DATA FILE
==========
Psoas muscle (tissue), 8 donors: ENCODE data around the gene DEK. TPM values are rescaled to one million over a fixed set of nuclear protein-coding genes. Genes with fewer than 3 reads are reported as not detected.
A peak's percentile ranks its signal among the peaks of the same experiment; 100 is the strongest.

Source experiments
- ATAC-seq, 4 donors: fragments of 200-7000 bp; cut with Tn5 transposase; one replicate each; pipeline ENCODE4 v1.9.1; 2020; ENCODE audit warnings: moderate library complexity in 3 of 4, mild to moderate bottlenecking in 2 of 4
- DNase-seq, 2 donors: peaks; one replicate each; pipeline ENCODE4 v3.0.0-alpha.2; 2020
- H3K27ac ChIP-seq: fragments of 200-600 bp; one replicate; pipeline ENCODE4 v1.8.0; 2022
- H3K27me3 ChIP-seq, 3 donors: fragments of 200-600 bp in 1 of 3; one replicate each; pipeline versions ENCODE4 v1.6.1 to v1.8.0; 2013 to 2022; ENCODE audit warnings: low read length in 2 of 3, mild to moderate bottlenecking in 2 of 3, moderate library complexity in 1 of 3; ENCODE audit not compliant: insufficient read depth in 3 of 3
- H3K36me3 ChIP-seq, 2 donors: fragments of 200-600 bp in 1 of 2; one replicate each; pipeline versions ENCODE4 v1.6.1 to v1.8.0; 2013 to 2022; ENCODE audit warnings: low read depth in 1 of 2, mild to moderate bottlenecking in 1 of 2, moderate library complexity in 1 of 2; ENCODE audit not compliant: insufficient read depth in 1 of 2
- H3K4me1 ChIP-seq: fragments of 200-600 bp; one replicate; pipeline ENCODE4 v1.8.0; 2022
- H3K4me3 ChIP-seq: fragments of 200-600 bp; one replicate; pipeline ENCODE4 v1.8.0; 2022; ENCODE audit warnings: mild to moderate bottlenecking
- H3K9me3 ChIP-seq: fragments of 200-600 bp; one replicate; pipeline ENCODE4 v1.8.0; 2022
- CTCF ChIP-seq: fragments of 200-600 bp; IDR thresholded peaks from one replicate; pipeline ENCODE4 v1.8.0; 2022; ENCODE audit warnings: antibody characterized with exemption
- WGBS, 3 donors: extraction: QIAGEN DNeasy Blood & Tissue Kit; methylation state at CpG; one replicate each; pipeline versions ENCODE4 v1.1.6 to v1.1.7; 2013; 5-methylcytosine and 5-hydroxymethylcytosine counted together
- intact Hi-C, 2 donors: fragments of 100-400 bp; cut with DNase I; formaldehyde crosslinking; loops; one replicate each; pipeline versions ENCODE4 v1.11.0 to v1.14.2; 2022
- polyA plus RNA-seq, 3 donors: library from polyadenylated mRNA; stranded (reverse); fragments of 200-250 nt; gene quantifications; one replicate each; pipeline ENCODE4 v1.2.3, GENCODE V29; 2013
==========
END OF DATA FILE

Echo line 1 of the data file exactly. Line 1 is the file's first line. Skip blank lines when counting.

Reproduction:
Psoas muscle (tissue), 8 donors: ENCODE data around the gene DEK. TPM values are rescaled to one million over a fixed set of nuclear protein-coding genes. Genes with fewer than 3 reads are reported as not detected.